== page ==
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FILE PHOTO: A man covers his mouth as he walks past a 1 Malaysia Development Berhad (1MDB) billboard at the funds flagship Tun Razak Exchange development in Kuala Lumpur, Malaysia, February 27, 2015. REUTERS/Olivia Harris/File Photo(reuters_tickers)
KUALA LUMPUR (Reuters) - Malaysia is seeking to repossess a $35 million (27.45 million pounds)private jet owned by financier Low Taek Jho as part of investigations into a multi-billion dollar scandal at state fund 1MDB, Prime Minister Mahathir Mohamad said on Sunday.
The financier, also known as Jho Low, bought the Bombardier Global 5000 jet for $35.4 million in 2010 using funds allegedly taken from 1Malaysia Development Berhad (1MDB), the U.S. Department of Justice (DOJ) has said.
Authorities in Malaysia and the United States are investigating how billions of dollars went missing from 1MDB. The DOJ says over $4.5 billion was misappropriated from the fund, with some of the money used to buy the private jet, a superyacht, Picasso paintings, jewellery and real estate.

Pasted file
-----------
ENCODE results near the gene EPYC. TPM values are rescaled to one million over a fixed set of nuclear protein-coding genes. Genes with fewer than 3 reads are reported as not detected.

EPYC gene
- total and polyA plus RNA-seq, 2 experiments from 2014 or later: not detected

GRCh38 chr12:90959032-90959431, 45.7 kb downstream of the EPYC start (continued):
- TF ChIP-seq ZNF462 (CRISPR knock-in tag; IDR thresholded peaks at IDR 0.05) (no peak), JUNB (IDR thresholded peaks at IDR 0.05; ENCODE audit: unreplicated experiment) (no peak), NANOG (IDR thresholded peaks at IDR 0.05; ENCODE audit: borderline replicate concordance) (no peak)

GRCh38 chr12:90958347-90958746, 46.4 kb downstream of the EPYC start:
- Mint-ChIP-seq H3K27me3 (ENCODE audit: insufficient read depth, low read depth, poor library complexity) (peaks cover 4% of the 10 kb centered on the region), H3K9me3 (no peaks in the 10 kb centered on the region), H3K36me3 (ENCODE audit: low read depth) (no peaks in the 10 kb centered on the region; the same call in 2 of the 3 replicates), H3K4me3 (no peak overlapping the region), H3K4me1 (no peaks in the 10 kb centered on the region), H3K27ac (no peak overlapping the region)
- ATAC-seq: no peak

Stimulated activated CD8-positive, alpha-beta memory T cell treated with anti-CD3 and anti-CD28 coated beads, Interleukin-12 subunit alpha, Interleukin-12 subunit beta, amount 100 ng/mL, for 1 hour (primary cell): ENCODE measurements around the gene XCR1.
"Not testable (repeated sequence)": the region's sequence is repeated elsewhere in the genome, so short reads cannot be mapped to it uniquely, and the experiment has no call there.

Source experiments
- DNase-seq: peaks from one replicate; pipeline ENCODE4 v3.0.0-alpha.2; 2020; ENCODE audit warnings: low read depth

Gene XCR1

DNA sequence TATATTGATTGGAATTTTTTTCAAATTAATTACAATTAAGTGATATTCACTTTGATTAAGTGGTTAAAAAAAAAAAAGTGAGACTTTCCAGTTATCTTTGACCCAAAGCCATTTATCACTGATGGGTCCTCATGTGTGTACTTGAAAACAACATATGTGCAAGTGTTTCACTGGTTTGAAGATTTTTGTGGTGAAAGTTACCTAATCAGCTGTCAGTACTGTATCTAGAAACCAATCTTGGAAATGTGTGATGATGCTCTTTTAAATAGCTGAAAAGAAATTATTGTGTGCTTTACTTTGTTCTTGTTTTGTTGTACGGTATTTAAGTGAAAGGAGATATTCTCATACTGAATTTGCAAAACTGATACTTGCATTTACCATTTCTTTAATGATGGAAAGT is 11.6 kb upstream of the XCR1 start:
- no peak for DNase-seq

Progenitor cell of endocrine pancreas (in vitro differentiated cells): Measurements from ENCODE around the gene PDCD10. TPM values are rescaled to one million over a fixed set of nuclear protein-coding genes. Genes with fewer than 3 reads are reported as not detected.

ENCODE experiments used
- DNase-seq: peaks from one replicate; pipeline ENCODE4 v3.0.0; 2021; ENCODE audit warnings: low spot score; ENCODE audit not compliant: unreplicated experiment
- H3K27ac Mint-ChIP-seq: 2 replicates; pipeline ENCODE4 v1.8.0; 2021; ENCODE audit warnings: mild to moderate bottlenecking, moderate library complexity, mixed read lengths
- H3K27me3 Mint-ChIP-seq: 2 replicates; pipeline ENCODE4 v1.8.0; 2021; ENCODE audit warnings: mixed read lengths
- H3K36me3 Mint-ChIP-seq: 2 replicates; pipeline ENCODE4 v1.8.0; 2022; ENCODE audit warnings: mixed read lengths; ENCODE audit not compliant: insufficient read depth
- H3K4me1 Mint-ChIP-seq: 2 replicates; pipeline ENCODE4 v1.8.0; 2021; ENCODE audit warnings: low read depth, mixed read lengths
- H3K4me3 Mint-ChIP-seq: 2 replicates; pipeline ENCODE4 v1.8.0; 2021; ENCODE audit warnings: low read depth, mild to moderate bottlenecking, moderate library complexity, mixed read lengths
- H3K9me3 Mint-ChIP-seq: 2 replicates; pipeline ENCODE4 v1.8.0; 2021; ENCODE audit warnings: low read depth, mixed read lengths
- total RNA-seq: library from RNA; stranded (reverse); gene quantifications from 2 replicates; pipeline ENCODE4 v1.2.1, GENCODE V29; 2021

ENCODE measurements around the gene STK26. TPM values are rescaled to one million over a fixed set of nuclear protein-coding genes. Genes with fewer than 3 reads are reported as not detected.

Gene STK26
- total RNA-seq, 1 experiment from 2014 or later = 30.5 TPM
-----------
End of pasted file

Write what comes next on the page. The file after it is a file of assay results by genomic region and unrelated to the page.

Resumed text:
Last week, the $250 million superyacht Equanimity, which the DOJ says was also bought by Jho Low, was handed over to Malaysia by Indonesia, which had seized the asset earlier this year.
When asked if Malaysia would also seek to take possession of the Bombardier Global 5000 jet, Mahathir said: "Yes, I think so. We have to bring it back," state news agency Bernama reported on Sunday.
The jet was grounded last year in Singapore, according to some media reports. Singapore has not confirmed it has the jet.
Singapore's foreign ministry and a representative for Low did not immediately have a comment.
Malaysian authorities have issued an arrest warrant for Low, whose whereabouts are unknown. Low, whose Malaysian passport has been revoked, has previously denied any wrongdoing.
A spokesman for Low's legal team has said the handing over of the Equanimity yacht to Malaysia was illegal and in violation of Indonesian and U.S. court orders.
In civil lawsuits filed in the United States, the DOJ is seeking to seize assets that were allegedly bought with 1MDB money.
(Reporting by A. Ananthalakshmi; Editing by Michael Perry)